Athelney - at last! I have wanted to visit this site for many years, ever since seeing it on Time Team (by the way this was Time Team's first ever site and also their 100th dig!) Heading towards Burrow Mump on the A361 there is a large layby on the right hand side. In the layby is an information board explaining the site, which is very easily seen. I was surprised by how close the site was to the main road. For some reason I was expecting it to be a lot further away. The info board mentions the Time Team dig in 2002 and also states that this is the lowest hillfort in the UK. The monument is at the left end on the long low mound and there was a large pile of wood at the opposite end - looked like someone was planning a bonfire! There isn't a huge amount to see here but it meant a lot to me.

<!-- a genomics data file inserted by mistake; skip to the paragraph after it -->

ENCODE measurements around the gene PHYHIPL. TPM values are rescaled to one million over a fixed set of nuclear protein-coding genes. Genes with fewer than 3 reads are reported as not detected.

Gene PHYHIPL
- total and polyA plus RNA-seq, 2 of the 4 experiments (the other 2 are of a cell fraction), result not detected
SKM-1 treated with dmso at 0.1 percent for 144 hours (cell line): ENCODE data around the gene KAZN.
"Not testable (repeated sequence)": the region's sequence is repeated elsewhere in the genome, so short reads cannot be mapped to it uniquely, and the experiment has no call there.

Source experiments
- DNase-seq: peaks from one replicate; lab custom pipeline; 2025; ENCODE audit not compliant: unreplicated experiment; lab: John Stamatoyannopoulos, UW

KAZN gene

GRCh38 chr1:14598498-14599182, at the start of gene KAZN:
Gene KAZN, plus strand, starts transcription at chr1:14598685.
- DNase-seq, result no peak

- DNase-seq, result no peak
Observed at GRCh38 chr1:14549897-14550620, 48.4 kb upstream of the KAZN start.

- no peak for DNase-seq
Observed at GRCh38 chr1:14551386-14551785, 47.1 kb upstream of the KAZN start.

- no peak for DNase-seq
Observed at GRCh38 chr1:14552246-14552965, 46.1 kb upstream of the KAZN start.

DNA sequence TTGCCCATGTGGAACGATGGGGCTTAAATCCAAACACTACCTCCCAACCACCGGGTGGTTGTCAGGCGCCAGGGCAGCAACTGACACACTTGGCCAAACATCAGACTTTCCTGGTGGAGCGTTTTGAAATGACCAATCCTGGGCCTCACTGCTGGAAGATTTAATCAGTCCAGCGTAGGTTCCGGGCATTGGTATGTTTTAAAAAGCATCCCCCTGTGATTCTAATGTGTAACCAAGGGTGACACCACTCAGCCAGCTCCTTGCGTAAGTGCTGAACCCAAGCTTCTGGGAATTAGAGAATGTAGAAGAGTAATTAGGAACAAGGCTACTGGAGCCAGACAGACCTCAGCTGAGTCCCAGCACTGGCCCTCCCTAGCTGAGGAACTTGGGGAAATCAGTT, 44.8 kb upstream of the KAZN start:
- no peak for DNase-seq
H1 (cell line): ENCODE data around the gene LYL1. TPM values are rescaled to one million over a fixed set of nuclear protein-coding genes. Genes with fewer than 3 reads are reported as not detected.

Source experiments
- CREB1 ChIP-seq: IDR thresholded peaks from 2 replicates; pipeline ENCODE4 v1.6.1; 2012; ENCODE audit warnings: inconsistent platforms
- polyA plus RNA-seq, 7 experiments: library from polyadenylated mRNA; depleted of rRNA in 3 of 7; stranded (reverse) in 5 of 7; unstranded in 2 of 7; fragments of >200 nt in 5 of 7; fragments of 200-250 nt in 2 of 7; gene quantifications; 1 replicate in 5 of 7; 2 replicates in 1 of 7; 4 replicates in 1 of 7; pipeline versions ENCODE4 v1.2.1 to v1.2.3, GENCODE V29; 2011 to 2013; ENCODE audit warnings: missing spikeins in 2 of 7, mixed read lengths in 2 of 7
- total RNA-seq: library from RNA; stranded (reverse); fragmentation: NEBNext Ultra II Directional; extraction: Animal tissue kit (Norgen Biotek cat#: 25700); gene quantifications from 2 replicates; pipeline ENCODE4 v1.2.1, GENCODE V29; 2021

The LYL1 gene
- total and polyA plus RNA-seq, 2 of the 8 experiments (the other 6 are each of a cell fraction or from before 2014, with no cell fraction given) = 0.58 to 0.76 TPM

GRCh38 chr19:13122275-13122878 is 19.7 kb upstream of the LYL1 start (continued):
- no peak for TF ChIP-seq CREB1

This is also known as the Isle of Athelney and is most famous as the refuge of King Alfred during the Danish invasion of the 9th century, where he burnt the cakes.
This would once have been a proper island, being as it is one of the few high points in the Somerset levels. The levels were drained and the local river Parrett diverted. The site is on private land and there is no public access to it, there is a large layby next to it with a very good information board in it.
The Iron Age part of the hill is at the western end and consists of a bank and ditch.